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PC-BSD 9 review – to FreeBSD what Ubuntu is to Debian

PC-BSD offers you a fully functional desktop environment based on rock solid FreeBSD technology, which makes it the perfect operating system for your first steps with BSD…

PC-BSD 9 is not KDE-only anymore, but also offers the lightweight LXDE desktop environment

If you’d like to use FreeBSD as a desktop system, you’ll have to invest a lot of time in setting up the operating system and installing all the right packages. Obviously, this is a serious barrier for a lot of Linux users who are interested in trying out FreeBSD. PC-BSD fills in this gap by offering a completely usable and user-friendly FreeBSD desktop install with all kinds of stuff pre-configured. In a way, PC-BSD is to FreeBSD what Ubuntu is to Debian.

PC-BSD 9 is based on FreeBSD 9.0 and hence inherits its new features, such as ZFS version 28, which has a lot of new functionality compared to ZFS version 13 from FreeBSD 8, including triple-parity RAIDZ, improved snapshot creation and deletion performance and deduplication. But PC-BSD has a lot of its own improvements too. For instance, it now supports installation to BootCamp partitions on a Mac.

You can install PC-BSD on a UFS or ZFS filesystem

In previous editions, PC-BSD was KDE-only. Beginning from the new PC-BSD 9 release, the Ubuntu of the BSDs doesn’t lock you into KDE anymore but allows you to choose your desktop environment among KDE 4.7, GNOME 2 (GNOME 3 hasn’t been ported yet), Xfce 4 and LXDE. The DVD version comes with all these desktop environments, but we downloaded the CD version which installs a minimal LXDE environment. In the installer, you can choose the default UFS filesystem or the ZFS filesystem. The latter is  more advanced, with features like snapshots, transparent compression and deduplication, but it’s only recommended if you have a 64-bit system with at least 4GB of RAM.

When you log into your installed PC-BSD system, three icons appear on your desktop: the AppCafe, the Control Panel and the Handbook. You are also greeted by a welcome window that gives you a crash course about some PC-BSD tools, such as the wireless tray icon, the AppCafe and the Control Panel. As its name says, the AppCafe is the program where you search for and install applications. It’s rather basic (it doesn’t even show how many applications are available for installation, nor how big an application download will be), but it gets the job done.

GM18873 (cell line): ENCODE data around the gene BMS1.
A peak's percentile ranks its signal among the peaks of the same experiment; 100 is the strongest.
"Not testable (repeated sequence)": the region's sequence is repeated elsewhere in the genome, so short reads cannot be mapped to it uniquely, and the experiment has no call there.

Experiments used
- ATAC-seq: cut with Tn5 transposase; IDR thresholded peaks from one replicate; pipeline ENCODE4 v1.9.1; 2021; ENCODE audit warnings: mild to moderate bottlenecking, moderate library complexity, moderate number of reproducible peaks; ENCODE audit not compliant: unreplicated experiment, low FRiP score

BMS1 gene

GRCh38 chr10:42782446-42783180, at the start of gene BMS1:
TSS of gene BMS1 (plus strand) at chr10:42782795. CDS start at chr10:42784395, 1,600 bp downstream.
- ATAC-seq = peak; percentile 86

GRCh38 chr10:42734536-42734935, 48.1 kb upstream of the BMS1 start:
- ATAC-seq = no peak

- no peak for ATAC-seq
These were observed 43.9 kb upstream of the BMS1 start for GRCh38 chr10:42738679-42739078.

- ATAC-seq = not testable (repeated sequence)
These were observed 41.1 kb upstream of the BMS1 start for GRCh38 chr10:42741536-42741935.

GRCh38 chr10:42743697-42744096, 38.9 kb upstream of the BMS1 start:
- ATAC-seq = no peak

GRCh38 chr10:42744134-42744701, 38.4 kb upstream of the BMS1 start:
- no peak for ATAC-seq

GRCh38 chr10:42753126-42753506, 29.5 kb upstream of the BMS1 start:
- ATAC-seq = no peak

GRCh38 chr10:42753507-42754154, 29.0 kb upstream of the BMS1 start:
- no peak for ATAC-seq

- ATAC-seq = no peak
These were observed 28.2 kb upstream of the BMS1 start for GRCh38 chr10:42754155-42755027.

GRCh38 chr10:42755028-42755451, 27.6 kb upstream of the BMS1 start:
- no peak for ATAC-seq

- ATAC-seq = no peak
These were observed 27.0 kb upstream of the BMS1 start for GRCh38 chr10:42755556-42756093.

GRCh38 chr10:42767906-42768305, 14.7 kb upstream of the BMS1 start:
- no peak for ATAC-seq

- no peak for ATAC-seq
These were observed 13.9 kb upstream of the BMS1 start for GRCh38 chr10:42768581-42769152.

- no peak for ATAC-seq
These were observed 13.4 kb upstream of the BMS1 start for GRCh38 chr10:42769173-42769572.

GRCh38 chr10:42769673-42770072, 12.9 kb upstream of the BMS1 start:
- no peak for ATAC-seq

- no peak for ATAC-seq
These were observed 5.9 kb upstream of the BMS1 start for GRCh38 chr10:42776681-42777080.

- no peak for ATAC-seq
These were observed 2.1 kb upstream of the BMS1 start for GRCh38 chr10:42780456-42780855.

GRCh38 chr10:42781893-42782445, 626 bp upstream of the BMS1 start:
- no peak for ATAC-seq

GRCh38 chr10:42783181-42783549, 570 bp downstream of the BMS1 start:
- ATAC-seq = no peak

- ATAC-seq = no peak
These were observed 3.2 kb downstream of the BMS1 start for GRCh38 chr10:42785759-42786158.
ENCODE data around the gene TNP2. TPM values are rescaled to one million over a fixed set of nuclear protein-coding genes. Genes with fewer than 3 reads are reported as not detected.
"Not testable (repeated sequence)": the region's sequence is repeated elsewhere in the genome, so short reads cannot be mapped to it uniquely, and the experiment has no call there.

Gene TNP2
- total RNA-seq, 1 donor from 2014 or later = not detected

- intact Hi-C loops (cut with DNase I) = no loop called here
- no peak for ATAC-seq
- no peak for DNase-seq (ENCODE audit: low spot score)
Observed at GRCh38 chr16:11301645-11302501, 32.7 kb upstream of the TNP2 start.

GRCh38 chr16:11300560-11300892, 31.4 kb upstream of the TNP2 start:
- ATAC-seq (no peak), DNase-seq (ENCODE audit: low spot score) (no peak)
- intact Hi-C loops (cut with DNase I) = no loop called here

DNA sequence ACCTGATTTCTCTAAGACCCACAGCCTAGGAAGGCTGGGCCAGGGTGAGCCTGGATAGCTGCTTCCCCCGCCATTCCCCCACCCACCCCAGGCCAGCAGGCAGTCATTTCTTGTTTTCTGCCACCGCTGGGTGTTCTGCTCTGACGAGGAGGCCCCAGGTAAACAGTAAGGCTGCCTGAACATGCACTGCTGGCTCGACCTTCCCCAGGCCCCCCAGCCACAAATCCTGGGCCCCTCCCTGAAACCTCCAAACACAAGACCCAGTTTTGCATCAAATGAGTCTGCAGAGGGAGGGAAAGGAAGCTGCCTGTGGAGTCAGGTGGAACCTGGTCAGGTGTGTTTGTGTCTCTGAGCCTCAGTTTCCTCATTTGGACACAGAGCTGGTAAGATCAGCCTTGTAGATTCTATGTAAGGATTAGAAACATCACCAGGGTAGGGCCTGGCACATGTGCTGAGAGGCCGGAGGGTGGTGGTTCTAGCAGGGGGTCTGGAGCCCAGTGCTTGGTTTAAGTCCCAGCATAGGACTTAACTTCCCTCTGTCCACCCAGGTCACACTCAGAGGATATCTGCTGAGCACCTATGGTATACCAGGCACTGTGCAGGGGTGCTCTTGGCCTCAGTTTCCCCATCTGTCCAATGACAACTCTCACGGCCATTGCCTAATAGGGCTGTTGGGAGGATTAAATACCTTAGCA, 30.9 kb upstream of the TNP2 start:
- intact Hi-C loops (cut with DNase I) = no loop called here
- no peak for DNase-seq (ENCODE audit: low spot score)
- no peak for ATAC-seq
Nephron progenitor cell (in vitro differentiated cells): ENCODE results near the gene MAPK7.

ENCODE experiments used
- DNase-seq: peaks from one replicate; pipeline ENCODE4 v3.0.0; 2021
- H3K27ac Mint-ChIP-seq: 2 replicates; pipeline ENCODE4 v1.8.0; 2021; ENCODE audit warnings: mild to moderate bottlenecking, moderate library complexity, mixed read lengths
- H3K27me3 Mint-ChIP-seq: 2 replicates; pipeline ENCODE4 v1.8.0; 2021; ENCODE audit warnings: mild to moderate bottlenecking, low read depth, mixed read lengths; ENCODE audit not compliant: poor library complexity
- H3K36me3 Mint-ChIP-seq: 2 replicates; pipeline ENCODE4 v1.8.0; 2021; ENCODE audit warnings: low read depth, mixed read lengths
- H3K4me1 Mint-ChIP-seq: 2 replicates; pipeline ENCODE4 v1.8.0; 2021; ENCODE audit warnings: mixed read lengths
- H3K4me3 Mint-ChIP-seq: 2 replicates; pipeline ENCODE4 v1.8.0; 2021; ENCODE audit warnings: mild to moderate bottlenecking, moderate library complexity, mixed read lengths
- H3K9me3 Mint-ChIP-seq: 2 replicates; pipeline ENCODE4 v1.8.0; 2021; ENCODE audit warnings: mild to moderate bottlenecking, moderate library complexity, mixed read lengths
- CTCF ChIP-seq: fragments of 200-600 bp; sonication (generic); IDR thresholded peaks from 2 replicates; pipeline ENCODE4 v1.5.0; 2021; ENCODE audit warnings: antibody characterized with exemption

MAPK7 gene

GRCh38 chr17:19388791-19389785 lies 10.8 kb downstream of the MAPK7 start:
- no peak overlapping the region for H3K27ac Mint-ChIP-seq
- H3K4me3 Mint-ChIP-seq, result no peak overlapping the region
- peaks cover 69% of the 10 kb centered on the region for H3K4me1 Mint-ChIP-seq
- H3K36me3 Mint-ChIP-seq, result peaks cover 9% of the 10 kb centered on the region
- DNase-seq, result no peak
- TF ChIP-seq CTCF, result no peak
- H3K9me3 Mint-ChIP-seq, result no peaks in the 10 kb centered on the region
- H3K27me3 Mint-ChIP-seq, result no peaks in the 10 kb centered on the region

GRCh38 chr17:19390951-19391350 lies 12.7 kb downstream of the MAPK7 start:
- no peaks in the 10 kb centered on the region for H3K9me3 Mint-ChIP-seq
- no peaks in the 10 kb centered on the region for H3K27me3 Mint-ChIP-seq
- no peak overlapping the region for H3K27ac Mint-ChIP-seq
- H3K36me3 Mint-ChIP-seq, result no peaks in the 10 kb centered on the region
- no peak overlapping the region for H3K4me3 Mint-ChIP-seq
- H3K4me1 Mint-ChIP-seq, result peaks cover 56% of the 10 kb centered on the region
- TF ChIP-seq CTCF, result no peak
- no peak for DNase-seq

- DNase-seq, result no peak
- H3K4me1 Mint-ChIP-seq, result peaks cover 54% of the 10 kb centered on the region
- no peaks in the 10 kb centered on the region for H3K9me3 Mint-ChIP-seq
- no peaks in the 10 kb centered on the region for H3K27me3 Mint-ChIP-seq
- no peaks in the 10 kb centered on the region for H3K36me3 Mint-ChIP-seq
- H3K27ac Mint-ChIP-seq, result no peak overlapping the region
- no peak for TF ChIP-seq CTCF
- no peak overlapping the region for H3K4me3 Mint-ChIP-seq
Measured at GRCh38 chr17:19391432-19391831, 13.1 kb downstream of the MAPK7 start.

PC-BSD 9 is not KDE-only anymore, but also offers the lightweight LXDE desktop environment

The Control Panel is the one-stop shop for managing your system. For instance, this is where you configure your firewall (which has a default configuration that allows SMB and NFS) or your network connection and where you enable and disable system services, add a printer or a new user etc..

An interesting application installed by default is Life-Preserver, which makes it easy to automate backups of your home directory and synchronize your data to a remote FreeNAS system or another backup server. Life-Preserver uses rsync and SSH for this, and PC-BSD installs a tray icon to configure your backup schedule, such as daily or weekly. It’s a quite basic tool, but it ‘just works’ and even restoring a backup is very easy to do.

Life-Preserver is one of the easiest backup tools we have ever seen

Working with PC-BSD feels a lot like working with a Linux distribution. Of course that’s because almost all the software you can install from AppCafe is the same you’ll find in Linux. There is, though, one big issue: even more than in the Linux world, graphics hardware support can be a challenge. If you want 3D support, having an Nvidia card is the best option, as there’s a proprietary driver for FreeBSD/PC-BSD. But if you’re having an ATI or Intel chip, you’re out of luck for now.

One of the strong points of PC-BSD is its documentation: the PC-BSD Handbook on your desktop has 247 pages explaining all major tasks, including pre-installation, installation, the various desktop environments, installing applications, using the control panel, some common tasks and finding help. For more low-level help, the FreeBSD Handbook is also an excellent resource.

Verdict: 4/5
If you love 3D games and don’t have an Nvidia graphics card, PC-BSD obviously isn’t the choice for you, but if you want to try out a BSD system instead of a Linux distribution, PC-BSD is definitely the way to go. It offers a nice graphical installer and a fully functional desktop environment, with powerful FreeBSD technology under the hood, not to mention the the ZFS filesystem.

You can find out more about PC-BSD 9 on the project homepage

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